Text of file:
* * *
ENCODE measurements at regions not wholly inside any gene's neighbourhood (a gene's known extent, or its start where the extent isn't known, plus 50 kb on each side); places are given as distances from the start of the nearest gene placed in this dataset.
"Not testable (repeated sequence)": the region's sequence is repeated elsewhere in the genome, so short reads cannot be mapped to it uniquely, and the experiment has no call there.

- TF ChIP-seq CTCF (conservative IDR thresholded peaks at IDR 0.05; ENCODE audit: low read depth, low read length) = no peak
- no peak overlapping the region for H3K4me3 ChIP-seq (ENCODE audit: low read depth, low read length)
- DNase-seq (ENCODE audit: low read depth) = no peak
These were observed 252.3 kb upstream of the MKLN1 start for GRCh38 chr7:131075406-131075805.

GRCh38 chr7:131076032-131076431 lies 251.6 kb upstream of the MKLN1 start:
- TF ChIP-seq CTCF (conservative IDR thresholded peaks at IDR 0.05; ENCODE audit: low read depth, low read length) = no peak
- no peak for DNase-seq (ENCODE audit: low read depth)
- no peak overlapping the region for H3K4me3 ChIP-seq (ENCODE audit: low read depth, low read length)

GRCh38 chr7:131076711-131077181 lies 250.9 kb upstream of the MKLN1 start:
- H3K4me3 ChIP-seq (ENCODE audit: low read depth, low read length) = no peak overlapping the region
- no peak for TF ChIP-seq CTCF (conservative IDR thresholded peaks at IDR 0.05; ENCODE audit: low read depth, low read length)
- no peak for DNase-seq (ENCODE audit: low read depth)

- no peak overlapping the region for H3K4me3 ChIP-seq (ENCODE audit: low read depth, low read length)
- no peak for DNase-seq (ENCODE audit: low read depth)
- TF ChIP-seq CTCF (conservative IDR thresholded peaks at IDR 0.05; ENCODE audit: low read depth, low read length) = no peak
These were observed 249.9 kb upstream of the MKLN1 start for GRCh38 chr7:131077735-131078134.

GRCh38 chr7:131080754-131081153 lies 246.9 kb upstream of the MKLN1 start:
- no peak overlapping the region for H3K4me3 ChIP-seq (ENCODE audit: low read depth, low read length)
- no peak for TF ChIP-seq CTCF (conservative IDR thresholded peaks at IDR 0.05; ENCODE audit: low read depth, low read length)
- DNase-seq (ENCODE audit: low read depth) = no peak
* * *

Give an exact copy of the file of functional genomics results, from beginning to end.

ENCODE measurements at regions not wholly inside any gene's neighbourhood (a gene's known extent, or its start where the extent isn't known, plus 50 kb on each side); places are given as distances from the start of the nearest gene placed in this dataset.
"Not testable (repeated sequence)": the region's sequence is repeated elsewhere in the genome, so short reads cannot be mapped to it uniquely, and the experiment has no call there.

- TF ChIP-seq CTCF (conservative IDR thresholded peaks at IDR 0.05; ENCODE audit: low read depth, low read length) = no peak
- no peak overlapping the region for H3K4me3 ChIP-seq (ENCODE audit: low read depth, low read length)
- DNase-seq (ENCODE audit: low read depth) = no peak
These were observed 252.3 kb upstream of the MKLN1 start for GRCh38 chr7:131075406-131075805.

GRCh38 chr7:131076032-131076431 lies 251.6 kb upstream of the MKLN1 start:
- TF ChIP-seq CTCF (conservative IDR thresholded peaks at IDR 0.05; ENCODE audit: low read depth, low read length) = no peak
- no peak for DNase-seq (ENCODE audit: low read depth)
- no peak overlapping the region for H3K4me3 ChIP-seq (ENCODE audit: low read depth, low read length)

GRCh38 chr7:131076711-131077181 lies 250.9 kb upstream of the MKLN1 start:
- H3K4me3 ChIP-seq (ENCODE audit: low read depth, low read length) = no peak overlapping the region
- no peak for TF ChIP-seq CTCF (conservative IDR thresholded peaks at IDR 0.05; ENCODE audit: low read depth, low read length)
- no peak for DNase-seq (ENCODE audit: low read depth)

- no peak overlapping the region for H3K4me3 ChIP-seq (ENCODE audit: low read depth, low read length)
- no peak for DNase-seq (ENCODE audit: low read depth)
- TF ChIP-seq CTCF (conservative IDR thresholded peaks at IDR 0.05; ENCODE audit: low read depth, low read length) = no peak
These were observed 249.9 kb upstream of the MKLN1 start for GRCh38 chr7:131077735-131078134.

GRCh38 chr7:131080754-131081153 lies 246.9 kb upstream of the MKLN1 start:
- no peak overlapping the region for H3K4me3 ChIP-seq (ENCODE audit: low read depth, low read length)
- no peak for TF ChIP-seq CTCF (conservative IDR thresholded peaks at IDR 0.05; ENCODE audit: low read depth, low read length)
- DNase-seq (ENCODE audit: low read depth) = no peak